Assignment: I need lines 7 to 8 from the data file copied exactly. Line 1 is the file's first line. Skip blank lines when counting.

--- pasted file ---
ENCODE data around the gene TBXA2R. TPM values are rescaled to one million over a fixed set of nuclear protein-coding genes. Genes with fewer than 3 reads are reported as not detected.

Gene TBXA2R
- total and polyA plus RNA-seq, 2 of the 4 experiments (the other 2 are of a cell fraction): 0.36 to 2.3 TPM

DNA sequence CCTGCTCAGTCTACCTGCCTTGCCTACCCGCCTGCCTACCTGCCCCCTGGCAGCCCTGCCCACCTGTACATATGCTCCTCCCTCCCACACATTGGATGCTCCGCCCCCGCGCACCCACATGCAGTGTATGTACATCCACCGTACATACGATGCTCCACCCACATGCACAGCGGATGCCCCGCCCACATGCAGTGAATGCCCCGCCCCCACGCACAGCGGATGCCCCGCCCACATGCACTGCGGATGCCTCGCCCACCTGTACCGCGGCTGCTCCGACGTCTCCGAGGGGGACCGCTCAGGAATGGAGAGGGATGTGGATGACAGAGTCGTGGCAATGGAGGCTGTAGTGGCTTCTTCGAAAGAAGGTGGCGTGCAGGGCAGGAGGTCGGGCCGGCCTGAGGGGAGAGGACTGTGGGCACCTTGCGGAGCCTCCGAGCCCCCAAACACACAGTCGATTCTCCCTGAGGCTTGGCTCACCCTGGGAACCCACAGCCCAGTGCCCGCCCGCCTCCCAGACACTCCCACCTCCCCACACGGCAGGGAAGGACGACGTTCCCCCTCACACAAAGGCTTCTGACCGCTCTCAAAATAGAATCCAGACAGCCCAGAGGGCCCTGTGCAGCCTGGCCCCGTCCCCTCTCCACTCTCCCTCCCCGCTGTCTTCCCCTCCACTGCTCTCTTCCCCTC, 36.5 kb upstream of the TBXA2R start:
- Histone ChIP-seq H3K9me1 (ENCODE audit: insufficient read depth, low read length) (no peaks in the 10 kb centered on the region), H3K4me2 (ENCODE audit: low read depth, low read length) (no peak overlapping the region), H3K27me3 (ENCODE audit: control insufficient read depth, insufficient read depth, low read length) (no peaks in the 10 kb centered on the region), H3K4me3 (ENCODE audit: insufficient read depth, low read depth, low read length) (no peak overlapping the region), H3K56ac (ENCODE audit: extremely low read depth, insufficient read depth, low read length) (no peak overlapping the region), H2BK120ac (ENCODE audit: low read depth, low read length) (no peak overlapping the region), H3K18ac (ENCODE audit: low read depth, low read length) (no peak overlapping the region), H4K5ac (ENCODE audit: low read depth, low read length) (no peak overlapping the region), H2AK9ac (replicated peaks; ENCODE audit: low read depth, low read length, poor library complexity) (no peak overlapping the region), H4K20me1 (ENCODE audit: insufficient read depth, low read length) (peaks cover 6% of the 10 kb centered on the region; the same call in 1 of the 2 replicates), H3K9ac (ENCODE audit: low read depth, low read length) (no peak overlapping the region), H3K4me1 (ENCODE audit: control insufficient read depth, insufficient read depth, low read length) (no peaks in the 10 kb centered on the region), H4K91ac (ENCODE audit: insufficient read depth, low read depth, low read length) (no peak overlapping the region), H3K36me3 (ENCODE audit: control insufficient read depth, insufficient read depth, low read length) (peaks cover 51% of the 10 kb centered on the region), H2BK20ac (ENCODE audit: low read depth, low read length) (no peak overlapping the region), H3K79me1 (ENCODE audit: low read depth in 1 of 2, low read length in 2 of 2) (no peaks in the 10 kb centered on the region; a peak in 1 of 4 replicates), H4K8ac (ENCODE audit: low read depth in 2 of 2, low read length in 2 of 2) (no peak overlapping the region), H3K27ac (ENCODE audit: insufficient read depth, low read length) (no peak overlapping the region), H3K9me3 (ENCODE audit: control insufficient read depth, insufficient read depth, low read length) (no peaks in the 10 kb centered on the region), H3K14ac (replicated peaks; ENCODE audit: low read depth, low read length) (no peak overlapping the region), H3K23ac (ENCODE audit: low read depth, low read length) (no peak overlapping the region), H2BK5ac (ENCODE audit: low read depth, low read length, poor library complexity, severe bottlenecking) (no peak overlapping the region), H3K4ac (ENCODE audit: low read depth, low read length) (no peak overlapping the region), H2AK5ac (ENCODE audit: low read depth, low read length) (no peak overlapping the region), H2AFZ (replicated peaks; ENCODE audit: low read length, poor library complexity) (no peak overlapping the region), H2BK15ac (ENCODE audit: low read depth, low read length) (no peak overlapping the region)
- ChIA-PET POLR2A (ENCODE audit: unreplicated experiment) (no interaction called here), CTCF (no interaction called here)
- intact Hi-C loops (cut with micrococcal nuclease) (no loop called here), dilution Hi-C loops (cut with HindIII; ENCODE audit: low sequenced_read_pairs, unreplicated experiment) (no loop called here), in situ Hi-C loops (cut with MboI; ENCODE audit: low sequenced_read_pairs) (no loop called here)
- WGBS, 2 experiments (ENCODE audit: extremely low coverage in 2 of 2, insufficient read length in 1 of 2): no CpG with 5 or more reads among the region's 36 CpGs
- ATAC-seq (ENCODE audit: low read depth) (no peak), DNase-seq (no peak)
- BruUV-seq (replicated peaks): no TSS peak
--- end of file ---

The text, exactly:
- intact Hi-C loops (cut with micrococcal nuclease) (no loop called here), dilution Hi-C loops (cut with HindIII; ENCODE audit: low sequenced_read_pairs, unreplicated experiment) (no loop called here), in situ Hi-C loops (cut with MboI; ENCODE audit: low sequenced_read_pairs) (no loop called here)
- WGBS, 2 experiments (ENCODE audit: extremely low coverage in 2 of 2, insufficient read length in 1 of 2): no CpG with 5 or more reads among the region's 36 CpGs